Nobel winner Byalyatski's wife hopes telegram will reach him in prison

Belarusian human rights activist Ales Byalyatski meets with journalists and his supporters, after he was released from prison and arrived at a railway station in Minsk, Belarus, June 21, 2014. REUTERS/Marina Serebryakova
  • Belarusian rights activist wins peace prize while detained
  • Surprised wife Pinchuk writes to him in prison
  • Belarus has jailed or forced into exile main opposition figures

LONDON, Oct 7 (Reuters) - The wife of Nobel Peace Prize winner Ales Byalyatski said on Friday that he may not even know of the news, which she tried to break to him in a telegram to a Belarusian prison.

Natallia Pinchuk told Reuters she had not seen her husband, a leading human rights activist, since he was arrested last year. He is only the fourth person to be awarded the Nobel Peace Prize while in detention.

"It’s pleasant news and very unexpected. There was absolutely nothing to suggest this could happen," she said in a telephone interview from an undisclosed location.

"I sent him a telegram today, I think I wasn’t the only one. Maybe they’ll give him these telegrams and he’ll get the information and find out about this, I hope so."

State media made no mention of the prize in Belarus. Authoritarian leader Alexander Lukashenko, an ally of Russia's Vladimir Putin, has jailed or forced into exile all leading opposition figures in a crackdown following a 2020 election that they accused him of stealing.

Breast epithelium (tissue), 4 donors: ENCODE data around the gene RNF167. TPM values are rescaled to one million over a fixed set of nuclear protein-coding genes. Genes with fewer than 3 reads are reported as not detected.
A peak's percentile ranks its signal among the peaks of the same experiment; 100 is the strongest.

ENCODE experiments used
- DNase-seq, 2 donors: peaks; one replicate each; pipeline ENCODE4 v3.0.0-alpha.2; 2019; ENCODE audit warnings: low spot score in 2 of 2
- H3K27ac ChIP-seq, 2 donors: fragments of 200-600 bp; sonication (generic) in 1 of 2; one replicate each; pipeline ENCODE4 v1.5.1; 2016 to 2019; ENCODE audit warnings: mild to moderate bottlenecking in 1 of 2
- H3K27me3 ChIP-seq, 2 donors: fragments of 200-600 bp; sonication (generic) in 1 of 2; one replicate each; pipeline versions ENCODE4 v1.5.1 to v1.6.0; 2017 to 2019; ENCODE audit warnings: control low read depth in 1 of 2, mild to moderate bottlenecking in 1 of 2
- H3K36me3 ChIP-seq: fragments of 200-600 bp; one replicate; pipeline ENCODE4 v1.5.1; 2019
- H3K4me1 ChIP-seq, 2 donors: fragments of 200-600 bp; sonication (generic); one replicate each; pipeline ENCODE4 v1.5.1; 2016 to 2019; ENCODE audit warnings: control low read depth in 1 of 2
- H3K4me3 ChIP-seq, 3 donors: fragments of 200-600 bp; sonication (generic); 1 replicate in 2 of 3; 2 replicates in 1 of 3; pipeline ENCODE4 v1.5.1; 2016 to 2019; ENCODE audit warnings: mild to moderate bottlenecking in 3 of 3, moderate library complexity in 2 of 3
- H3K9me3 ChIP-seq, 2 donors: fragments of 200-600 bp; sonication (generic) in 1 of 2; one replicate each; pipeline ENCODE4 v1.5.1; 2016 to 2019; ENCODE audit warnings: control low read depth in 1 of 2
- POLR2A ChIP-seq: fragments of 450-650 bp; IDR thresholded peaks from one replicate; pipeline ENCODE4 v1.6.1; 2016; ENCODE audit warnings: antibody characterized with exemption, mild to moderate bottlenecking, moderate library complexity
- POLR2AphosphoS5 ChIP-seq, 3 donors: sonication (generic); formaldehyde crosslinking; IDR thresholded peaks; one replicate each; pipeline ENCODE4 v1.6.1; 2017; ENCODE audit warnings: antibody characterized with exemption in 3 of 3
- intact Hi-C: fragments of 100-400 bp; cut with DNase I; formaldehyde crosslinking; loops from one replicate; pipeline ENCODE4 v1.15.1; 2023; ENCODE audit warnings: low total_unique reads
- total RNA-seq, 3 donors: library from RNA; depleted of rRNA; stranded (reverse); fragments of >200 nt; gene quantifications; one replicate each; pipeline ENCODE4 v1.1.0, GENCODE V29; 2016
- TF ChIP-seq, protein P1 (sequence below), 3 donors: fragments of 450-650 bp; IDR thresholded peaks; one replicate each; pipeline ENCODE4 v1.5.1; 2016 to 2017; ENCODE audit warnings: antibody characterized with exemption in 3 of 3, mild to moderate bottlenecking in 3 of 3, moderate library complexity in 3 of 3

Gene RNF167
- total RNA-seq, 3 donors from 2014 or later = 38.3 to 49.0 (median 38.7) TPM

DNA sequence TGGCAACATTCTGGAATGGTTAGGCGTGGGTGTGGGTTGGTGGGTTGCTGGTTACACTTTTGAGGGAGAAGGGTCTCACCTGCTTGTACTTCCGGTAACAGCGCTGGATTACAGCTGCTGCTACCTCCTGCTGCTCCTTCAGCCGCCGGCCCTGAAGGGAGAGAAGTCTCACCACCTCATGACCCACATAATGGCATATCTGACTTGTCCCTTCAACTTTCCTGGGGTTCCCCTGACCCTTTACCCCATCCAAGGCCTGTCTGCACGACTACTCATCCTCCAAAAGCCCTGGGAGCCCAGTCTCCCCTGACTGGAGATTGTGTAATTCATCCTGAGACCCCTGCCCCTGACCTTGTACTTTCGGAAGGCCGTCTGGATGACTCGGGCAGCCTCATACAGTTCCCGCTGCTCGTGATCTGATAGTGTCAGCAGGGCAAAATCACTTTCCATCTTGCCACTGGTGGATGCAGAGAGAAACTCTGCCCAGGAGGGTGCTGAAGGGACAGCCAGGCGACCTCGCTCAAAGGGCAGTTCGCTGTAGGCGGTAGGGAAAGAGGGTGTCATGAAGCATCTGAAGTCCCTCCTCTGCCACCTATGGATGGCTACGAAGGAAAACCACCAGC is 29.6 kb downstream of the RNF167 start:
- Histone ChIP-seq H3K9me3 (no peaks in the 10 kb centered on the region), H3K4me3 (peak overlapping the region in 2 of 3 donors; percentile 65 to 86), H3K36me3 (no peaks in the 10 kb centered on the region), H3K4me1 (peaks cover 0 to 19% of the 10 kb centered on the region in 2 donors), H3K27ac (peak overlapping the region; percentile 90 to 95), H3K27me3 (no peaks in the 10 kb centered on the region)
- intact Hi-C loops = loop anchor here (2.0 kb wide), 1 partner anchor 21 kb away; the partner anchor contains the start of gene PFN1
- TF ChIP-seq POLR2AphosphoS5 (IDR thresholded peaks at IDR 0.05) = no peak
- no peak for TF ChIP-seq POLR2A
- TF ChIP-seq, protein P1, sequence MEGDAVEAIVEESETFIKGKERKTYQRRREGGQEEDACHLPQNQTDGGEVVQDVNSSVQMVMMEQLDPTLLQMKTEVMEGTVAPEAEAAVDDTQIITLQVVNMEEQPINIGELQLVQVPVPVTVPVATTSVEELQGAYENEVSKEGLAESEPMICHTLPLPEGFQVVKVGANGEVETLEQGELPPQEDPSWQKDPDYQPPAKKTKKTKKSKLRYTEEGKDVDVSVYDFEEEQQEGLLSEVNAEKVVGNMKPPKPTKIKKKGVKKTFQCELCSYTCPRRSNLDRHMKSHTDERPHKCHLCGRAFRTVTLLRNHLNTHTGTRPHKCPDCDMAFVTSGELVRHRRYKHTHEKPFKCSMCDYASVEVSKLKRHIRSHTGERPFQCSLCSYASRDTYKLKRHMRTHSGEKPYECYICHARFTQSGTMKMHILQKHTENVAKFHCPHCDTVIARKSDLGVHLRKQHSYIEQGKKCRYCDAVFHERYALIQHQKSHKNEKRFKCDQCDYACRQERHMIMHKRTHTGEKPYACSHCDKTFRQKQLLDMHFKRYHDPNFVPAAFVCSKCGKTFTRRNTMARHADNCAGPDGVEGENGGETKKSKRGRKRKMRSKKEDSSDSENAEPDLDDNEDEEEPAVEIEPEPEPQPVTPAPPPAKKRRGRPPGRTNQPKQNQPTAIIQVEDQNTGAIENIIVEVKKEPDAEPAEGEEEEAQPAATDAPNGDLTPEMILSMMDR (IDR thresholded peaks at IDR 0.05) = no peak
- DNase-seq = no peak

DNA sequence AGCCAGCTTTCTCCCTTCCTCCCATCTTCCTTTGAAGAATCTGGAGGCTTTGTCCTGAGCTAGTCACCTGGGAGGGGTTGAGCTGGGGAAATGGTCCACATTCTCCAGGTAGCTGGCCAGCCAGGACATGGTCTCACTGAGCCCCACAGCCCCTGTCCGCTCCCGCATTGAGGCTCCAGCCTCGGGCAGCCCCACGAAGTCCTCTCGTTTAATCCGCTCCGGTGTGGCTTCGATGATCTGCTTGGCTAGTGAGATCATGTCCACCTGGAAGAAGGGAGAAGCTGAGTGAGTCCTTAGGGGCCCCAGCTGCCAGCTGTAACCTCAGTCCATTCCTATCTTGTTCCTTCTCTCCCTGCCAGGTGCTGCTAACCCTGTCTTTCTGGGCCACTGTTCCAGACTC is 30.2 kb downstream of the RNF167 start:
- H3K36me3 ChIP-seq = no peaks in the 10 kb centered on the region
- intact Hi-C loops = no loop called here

Byalyatski chose to stay as others fled.

"He knew all the risks, he was very well aware. There were suggestions he should leave. His colleagues were arrested. And he said on principle he was responsible for them and he couldn’t leave in view of this grave situation," Pinchuk said.

"How could he leave when they were locked up?"

FACES UP TO 12 YEARS' JAIL

Byalyatski, 60, was eventually detained in July last year on what the opposition calls trumped-up accusations including tax evasion. He is in prison awaiting trial, facing up to 12 years if convicted.

Pinchuk said she did not know how he was bearing up.

"It’s hard for me to say because he doesn’t write about this in his letters, I think he doesn’t want to upset me and doesn’t want to talk about that. In any case he always says he’s fine. It’s hard to say what’s behind that ‘fine’," she said.

Pinchuk said she was not at home when the news broke, and missed a number of phone calls and messages until a friend finally managed to reach her.

"Then I saw these missed calls and text messages but the sun was reflecting off the screen and I didn’t have my glasses and I couldn’t read anything. On the way I started picking up calls but it was very hard to hear because of the car noise."

Belarus opposition leader Sviatlana Tsikhanouskaya has called for the release of Byalyatski and other political prisoners, but Pinchuk was reluctant to speak about what might happen next.

"We all have very secret hopes and are afraid to say them aloud in case the opposite happens."

Reporting by Mark Trevelyan; Editing by Andrew Cawthorne

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Thomson Reuters

Chief writer on Russia and CIS. Worked as a journalist on 7 continents and reported from 40+ countries, with postings in London, Wellington, Brussels, Warsaw, Moscow and Berlin. Covered the break-up of the Soviet Union in the 1990s. Security correspondent from 2003 to 2008. Speaks French, Russian and (rusty) German and Polish.